A dead dolphin was spotted washed up on the shore in Butterworth on Sunday. Blog reader Batu Ferringhian suggests another reason why dolphins are dying:
Saw a lot of dolphins swimming in Batu Ferringhi yesterday evening around 7.00pm and two days before. Dolphin sightings are pretty frequent these past few months.
This particular dead dolphin happens to be rare – ‘Indo Pacific Bottlenose dolphins’, its grey and pinkish pigment is a dead giveaway. People often mistaken them to be ‘Pink Dolphins’, which are primarily fresh water dolphins.
Seeing the frequency of dolphins around the island, the government should do something to protect them. Trawler boats are still being used and boats should be controlled. I have seen a few dead dolphins washed up with signs of being sliced from the boat propellers.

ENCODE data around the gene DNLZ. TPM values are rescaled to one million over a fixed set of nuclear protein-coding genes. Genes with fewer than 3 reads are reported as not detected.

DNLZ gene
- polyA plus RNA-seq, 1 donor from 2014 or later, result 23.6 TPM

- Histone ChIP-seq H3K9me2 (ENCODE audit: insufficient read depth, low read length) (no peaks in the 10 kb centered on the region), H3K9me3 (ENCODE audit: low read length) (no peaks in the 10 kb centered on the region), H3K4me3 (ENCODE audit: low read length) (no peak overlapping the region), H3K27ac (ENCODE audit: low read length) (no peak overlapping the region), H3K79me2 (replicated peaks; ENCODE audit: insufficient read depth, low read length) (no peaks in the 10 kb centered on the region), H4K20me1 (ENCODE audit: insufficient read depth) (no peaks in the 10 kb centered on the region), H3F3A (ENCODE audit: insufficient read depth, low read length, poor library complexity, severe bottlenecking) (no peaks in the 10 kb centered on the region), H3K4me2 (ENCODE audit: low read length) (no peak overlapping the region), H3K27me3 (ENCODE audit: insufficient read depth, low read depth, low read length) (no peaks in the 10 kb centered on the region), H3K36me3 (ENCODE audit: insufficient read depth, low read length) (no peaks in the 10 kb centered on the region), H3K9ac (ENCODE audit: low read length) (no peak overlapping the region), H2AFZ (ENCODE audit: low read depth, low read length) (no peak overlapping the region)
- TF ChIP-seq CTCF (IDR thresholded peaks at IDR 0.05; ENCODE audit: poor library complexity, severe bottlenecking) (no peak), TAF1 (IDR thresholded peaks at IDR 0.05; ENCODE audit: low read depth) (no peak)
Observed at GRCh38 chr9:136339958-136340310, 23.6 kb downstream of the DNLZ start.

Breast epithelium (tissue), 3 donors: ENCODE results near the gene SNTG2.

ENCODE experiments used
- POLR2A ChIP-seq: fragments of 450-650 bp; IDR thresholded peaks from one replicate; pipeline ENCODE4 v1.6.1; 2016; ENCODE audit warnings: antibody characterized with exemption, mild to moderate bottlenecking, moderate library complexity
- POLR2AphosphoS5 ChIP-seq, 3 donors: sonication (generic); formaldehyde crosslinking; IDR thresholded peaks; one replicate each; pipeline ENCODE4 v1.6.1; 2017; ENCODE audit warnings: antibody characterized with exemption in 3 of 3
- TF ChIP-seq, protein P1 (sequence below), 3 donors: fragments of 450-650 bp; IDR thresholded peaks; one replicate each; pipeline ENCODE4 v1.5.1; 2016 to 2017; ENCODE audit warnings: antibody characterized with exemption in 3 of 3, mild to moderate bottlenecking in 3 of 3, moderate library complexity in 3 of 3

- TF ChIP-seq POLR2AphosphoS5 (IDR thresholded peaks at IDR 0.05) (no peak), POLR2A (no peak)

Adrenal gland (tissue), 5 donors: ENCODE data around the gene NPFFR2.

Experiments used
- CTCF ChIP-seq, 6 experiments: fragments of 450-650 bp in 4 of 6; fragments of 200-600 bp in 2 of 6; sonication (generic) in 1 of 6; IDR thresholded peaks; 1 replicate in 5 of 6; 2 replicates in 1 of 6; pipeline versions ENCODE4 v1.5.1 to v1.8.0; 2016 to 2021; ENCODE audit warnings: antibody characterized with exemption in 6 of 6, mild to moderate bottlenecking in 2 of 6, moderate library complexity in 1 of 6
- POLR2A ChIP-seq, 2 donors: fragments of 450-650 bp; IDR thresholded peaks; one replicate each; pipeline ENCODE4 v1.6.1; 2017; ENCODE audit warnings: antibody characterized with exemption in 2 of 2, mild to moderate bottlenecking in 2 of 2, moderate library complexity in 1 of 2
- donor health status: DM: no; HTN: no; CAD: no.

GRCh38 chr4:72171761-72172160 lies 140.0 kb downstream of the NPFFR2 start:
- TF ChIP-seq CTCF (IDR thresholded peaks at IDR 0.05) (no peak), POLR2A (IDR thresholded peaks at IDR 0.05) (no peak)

Here’s to hoping more Penangites will take interest into this matter.
Wikipedia confirms that these dolphins are threatened by environmental degradation and fisheries:
The species is not considered to be endangered; its near-shore distribution, though, makes it vulnerable to environmental degradation, direct exploitation, and problems associated with local fisheries.
The major predators of this species are typically sharks, and may include humans, killer whales (Orcinus orca) and sting rays. In the early 1980s, many were deliberately killed in a Taiwanese driftnet fishery in the Arafura Sea, off northwestern Australia.